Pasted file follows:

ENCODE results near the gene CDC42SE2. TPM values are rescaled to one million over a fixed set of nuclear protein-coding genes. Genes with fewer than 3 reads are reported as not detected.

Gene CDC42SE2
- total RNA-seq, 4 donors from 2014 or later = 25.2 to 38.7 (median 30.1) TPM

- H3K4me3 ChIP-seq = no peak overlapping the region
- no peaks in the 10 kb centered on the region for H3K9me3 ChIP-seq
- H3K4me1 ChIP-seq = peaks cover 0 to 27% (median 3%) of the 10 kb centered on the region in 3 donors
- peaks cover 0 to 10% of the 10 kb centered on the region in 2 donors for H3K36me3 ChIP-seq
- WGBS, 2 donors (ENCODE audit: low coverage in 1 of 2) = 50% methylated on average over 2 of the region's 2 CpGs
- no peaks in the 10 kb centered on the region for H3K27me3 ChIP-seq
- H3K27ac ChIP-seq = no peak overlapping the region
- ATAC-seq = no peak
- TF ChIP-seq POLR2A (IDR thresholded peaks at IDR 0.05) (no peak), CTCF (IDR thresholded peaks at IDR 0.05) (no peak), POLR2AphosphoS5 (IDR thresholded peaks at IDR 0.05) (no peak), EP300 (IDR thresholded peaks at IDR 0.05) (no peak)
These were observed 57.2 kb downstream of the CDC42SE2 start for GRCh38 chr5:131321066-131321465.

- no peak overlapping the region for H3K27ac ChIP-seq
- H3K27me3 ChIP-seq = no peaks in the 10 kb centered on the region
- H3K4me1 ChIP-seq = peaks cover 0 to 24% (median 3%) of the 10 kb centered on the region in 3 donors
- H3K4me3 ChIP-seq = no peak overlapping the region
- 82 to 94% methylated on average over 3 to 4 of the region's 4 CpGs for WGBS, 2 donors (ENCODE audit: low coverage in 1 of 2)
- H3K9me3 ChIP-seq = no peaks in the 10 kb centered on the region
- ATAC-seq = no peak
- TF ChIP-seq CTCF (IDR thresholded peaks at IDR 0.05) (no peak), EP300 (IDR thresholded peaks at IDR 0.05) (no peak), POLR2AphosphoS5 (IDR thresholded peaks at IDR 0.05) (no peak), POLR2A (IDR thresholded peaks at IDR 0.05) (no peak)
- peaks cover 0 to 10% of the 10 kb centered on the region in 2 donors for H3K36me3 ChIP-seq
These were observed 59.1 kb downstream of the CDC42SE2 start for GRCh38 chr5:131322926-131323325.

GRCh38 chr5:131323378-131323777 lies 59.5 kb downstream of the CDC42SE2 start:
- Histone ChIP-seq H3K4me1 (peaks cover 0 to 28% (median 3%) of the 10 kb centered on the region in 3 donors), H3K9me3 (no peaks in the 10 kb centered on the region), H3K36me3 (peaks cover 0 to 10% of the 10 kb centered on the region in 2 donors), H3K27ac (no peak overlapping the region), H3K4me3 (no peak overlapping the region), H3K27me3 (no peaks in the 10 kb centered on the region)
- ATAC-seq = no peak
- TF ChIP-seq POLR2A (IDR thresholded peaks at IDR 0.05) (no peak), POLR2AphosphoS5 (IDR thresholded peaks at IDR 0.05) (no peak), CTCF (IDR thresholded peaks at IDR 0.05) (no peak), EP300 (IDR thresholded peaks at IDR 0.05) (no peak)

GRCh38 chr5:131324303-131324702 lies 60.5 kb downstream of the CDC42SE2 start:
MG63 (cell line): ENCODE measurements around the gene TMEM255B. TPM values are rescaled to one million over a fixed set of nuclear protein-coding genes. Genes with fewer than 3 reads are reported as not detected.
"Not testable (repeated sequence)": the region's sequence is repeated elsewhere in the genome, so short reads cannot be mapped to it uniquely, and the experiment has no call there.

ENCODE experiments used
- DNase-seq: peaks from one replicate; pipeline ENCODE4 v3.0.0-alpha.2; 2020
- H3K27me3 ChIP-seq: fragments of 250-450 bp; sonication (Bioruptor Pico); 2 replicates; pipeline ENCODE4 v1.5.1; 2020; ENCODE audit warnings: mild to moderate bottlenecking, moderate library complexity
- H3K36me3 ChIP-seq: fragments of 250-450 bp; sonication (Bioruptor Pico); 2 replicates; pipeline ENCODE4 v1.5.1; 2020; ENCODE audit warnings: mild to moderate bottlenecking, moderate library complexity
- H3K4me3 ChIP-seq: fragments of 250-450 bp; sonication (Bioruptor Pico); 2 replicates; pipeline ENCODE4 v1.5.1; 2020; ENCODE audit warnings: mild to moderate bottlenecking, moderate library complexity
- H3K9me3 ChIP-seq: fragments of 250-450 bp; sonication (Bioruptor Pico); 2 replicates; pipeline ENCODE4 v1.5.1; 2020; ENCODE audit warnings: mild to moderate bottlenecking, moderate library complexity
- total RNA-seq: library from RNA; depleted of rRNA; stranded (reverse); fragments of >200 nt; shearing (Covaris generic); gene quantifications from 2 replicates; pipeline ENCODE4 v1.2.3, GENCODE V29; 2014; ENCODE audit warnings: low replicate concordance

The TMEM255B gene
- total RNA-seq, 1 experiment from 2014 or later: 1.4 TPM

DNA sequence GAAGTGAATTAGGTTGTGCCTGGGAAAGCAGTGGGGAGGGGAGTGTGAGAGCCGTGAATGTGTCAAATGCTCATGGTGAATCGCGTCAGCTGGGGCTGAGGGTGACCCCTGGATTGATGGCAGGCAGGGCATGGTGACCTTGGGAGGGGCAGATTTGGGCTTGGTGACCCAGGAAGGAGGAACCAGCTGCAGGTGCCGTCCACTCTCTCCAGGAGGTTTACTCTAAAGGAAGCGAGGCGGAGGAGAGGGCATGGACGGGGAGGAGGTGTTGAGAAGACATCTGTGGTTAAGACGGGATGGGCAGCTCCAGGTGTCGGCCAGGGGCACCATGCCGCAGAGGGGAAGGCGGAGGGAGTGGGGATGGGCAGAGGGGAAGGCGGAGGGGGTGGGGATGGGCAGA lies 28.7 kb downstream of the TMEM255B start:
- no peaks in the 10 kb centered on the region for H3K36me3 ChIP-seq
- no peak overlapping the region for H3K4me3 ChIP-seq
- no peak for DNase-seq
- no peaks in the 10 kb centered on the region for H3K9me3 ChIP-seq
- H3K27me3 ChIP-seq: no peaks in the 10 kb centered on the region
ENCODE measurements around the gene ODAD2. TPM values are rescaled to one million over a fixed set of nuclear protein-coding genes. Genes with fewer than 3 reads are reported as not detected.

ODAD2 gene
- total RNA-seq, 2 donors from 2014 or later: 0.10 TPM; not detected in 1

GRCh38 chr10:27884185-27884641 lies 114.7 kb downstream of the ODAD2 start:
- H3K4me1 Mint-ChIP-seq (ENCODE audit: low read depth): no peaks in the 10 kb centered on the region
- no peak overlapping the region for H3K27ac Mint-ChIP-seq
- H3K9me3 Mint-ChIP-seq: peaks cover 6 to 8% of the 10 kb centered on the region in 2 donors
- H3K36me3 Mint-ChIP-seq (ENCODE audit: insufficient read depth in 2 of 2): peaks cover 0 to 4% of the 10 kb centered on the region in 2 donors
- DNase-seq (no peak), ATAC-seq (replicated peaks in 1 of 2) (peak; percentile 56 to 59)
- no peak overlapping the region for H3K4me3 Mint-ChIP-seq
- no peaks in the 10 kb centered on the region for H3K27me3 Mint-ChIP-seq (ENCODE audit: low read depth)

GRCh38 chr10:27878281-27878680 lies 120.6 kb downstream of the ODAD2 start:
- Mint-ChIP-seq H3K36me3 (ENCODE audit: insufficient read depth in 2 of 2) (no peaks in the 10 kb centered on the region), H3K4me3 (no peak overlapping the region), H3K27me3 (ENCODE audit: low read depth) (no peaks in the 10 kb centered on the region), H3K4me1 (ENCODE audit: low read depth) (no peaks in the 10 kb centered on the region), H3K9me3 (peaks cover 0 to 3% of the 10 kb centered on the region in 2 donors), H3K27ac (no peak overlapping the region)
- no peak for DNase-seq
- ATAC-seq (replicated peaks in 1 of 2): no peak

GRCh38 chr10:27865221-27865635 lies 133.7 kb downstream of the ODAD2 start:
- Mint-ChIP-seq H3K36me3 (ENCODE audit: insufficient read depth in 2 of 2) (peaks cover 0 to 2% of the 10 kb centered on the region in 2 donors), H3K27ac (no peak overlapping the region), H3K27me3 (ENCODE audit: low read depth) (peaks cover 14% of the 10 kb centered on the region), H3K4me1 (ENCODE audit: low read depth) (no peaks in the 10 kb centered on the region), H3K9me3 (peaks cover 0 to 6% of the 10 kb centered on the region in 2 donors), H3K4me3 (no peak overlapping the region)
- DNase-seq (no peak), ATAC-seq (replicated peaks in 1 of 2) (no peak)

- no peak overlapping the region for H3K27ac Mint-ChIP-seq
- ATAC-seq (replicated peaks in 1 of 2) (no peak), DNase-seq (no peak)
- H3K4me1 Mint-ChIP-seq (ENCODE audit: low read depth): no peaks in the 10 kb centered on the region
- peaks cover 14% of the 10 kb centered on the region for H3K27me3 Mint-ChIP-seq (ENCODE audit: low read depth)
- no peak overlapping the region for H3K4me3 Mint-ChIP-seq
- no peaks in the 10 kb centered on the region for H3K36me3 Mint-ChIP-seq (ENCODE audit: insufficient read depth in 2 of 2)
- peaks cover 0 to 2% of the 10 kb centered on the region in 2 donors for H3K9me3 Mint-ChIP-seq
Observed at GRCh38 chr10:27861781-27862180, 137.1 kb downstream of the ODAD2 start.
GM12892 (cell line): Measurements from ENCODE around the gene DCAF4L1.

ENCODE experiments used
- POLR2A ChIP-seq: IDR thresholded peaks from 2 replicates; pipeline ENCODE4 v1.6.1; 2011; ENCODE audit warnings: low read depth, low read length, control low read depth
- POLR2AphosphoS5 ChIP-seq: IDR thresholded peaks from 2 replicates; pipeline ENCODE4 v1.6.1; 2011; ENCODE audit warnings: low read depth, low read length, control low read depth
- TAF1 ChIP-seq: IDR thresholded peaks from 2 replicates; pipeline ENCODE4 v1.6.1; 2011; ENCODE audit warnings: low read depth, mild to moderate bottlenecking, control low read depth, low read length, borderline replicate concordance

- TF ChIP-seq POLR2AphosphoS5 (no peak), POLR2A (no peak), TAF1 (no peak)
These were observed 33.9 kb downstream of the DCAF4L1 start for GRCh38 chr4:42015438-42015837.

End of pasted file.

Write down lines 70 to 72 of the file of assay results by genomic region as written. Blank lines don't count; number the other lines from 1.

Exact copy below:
- peaks cover 0 to 2% of the 10 kb centered on the region in 2 donors for H3K9me3 Mint-ChIP-seq
Observed at GRCh38 chr10:27861781-27862180, 137.1 kb downstream of the ODAD2 start.
GM12892 (cell line): Measurements from ENCODE around the gene DCAF4L1.